What a course outline starts to say:
"American Classics" studies three famous American novels narrated by characters who, like the rest of us, want things, make choices, do things, suffer consequences, and figure their worlds out (more or less). Along the way, the novels offer us glimpses into the wonder of our own worlds. We’ll see what makes these novels “classics”—texts that have had enormous influence and popular staying power over the decades.
"The composition component of the course carries on from English 100. We will focus on selected elements of grammar and mechanics as required. Student writing will be our primary source for both problems and solutions.
"Formal assignments will consist of three essays of about 1000 words each. Other class activities will include lecture (although this will not be a lecture-based class), discussion, frequent journal writing, student presentations, group work, peer editing, informal assignments, and unscheduled quizzes. This is a language class in which plenty of listening, reading, talking and writing will occur, and in which all the elements of language in the worlds around us will be in play.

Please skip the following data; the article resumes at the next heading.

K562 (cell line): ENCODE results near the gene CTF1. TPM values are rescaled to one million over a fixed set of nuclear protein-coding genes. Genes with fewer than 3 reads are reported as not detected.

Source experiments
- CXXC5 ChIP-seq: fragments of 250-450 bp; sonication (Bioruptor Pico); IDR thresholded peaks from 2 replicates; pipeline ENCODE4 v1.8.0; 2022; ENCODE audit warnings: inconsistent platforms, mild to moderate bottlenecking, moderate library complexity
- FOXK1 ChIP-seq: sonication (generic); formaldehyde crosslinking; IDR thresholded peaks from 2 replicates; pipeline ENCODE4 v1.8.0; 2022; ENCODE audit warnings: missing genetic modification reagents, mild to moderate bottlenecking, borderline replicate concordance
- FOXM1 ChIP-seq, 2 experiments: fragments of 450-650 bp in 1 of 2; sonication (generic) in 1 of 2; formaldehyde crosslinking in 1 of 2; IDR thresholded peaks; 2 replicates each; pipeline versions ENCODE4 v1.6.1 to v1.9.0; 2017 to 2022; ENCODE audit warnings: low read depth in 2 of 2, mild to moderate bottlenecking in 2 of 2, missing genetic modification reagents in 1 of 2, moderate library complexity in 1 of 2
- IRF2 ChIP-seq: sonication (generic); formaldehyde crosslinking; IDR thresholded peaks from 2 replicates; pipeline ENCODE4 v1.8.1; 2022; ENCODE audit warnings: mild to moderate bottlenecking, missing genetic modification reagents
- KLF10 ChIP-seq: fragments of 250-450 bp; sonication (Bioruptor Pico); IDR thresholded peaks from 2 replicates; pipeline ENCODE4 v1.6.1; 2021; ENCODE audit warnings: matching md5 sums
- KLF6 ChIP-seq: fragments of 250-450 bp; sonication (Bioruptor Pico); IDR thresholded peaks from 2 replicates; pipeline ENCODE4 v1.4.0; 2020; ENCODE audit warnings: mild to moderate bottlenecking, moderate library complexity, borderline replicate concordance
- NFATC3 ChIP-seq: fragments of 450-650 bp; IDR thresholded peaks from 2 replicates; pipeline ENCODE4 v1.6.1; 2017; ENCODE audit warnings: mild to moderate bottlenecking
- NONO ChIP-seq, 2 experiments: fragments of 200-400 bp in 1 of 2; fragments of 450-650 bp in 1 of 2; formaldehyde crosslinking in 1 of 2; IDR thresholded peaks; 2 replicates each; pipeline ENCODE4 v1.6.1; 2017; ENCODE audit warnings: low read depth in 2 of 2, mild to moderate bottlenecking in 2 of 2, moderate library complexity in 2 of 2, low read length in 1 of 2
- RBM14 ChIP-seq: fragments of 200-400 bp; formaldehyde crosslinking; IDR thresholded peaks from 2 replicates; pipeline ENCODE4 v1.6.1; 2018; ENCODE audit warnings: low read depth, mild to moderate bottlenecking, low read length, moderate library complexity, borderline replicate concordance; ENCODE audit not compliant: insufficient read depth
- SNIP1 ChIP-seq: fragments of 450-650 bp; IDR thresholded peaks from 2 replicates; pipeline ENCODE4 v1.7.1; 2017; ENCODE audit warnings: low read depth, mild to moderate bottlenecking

"Required Texts (buy them now while they’re in stock):
1. Twain, The Adventures of Huckleberry Finn
2. Salinger, The Catcher in the Rye
3. Kerouac, On the Road
4. a duotang journal"
Three people named Shelby, who didn't know each other, ended up sitting next to each other around the table. We all enjoyed friendly laughs about having three Shelbys in a row. The Shelbys laughed too. If they don't sit together on Tuesday, we might have to make them.
Two of them, it turned out, were named for car designer Carroll Shelby, whose website is titled "An American Classic".